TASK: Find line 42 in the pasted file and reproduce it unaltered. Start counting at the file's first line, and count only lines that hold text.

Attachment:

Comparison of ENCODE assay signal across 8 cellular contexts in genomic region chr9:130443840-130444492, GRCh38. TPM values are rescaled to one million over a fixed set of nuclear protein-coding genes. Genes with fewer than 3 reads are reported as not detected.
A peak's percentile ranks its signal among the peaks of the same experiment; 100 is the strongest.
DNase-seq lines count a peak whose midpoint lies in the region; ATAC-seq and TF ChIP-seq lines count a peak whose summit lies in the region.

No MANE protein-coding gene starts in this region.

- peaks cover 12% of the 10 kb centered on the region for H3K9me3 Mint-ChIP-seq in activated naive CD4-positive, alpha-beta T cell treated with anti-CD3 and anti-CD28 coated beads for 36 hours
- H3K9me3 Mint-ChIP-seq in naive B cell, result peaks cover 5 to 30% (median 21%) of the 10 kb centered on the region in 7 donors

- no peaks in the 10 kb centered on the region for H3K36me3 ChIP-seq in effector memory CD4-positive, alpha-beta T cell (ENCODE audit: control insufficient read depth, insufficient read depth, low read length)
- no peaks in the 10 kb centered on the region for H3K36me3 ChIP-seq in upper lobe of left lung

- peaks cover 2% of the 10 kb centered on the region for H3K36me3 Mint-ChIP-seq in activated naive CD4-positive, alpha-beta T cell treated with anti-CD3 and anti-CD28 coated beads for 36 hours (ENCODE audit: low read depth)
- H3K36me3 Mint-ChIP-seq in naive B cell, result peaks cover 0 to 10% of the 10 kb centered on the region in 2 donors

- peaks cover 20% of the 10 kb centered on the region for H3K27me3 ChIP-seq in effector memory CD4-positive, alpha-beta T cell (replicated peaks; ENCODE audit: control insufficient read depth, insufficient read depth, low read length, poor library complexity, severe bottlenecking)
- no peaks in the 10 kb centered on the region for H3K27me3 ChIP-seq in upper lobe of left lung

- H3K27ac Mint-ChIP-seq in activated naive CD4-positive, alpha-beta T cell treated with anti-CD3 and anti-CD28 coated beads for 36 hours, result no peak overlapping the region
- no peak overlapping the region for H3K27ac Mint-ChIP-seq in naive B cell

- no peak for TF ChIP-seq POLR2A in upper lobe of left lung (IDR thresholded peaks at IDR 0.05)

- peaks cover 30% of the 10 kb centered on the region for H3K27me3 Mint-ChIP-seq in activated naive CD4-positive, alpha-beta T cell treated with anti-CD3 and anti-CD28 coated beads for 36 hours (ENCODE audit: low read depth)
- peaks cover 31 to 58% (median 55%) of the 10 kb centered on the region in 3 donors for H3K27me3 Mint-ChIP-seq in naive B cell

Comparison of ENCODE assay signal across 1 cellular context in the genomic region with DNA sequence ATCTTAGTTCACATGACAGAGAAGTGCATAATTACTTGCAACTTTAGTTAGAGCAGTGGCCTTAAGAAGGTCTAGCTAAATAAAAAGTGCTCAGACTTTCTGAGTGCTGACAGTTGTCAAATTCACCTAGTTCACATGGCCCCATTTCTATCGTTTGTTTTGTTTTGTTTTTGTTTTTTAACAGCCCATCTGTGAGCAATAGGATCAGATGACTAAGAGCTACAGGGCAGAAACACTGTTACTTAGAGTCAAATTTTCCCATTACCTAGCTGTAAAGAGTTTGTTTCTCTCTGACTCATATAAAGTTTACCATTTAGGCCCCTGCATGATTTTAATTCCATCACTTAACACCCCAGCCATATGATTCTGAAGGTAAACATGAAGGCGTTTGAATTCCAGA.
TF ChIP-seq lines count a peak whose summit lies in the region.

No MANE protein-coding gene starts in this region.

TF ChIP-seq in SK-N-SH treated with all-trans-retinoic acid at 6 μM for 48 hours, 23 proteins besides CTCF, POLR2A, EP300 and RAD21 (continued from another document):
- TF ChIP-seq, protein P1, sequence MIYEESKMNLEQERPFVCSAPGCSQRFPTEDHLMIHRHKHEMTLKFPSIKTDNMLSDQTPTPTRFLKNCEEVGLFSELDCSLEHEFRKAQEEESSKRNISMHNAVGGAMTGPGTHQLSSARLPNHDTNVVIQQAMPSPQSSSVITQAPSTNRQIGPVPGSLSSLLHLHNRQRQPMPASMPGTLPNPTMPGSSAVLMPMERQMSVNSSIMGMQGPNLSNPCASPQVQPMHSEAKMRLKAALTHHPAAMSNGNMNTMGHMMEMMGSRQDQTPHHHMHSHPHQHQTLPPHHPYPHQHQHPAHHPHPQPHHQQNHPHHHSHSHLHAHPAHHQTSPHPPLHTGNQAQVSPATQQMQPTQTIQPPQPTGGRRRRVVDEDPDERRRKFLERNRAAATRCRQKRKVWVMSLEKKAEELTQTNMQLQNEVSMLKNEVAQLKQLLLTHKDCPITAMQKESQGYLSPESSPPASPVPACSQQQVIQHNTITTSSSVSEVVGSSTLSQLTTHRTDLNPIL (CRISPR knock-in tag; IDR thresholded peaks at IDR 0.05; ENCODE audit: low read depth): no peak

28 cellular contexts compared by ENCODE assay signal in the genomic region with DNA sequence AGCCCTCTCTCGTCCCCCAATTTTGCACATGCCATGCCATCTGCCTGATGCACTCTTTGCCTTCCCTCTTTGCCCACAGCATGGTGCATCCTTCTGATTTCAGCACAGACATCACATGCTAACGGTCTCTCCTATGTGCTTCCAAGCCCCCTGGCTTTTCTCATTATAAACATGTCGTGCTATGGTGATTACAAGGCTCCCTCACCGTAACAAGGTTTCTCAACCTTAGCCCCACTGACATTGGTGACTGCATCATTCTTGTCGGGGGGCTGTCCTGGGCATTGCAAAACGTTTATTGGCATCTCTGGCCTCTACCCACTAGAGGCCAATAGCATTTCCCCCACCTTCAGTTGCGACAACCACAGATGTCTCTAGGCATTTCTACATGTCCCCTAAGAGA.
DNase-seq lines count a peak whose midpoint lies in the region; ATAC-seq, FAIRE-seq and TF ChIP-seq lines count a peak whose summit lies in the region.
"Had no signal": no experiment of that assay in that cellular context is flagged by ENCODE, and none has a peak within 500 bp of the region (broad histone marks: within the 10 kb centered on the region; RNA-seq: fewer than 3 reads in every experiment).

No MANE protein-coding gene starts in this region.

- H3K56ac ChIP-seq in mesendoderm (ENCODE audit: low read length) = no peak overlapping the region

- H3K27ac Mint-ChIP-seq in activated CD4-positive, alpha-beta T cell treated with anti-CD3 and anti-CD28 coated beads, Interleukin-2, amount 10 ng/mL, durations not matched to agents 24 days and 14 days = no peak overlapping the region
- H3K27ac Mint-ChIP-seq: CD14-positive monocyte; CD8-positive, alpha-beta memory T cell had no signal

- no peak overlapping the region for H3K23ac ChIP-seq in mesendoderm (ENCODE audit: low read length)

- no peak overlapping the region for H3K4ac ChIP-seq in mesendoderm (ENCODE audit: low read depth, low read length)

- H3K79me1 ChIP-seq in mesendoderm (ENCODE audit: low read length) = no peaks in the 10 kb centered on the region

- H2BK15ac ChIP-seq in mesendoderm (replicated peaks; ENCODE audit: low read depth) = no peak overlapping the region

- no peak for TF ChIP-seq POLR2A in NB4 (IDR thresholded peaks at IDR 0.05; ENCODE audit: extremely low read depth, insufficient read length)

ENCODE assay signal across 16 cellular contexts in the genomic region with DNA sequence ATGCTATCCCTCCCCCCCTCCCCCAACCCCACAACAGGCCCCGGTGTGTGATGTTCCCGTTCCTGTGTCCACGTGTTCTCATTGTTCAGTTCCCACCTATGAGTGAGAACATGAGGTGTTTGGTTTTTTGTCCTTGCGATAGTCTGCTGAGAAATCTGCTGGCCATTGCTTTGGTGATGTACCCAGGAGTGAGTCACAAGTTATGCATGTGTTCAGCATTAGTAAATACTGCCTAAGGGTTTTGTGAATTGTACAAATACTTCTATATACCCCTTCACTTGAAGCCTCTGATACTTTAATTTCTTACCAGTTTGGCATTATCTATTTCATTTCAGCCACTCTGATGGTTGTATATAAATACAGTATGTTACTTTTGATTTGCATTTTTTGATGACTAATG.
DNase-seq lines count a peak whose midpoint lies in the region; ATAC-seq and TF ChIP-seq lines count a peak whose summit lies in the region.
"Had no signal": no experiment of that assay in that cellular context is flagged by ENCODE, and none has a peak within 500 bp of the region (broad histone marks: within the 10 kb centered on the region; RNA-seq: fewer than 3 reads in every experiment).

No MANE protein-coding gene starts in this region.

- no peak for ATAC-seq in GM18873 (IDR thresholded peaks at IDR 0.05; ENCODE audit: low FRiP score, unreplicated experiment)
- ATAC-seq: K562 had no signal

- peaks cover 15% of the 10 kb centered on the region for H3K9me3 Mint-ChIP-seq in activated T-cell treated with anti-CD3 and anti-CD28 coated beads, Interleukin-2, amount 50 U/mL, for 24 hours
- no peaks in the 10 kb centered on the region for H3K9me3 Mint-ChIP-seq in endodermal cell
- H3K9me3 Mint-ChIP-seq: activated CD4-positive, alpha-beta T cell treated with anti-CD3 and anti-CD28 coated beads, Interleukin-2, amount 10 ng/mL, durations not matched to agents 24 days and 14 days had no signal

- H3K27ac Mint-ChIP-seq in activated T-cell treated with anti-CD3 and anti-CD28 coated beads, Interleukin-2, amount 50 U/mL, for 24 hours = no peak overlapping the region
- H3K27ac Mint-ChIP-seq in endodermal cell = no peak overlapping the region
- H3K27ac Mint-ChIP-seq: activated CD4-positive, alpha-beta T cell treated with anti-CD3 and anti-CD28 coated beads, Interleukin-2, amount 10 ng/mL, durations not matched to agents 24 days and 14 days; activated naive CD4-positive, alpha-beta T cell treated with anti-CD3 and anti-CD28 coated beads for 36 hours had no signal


- no peaks in the 10 kb centered on the region for H3K9me3 Mint-ChIP-seq in endodermal cell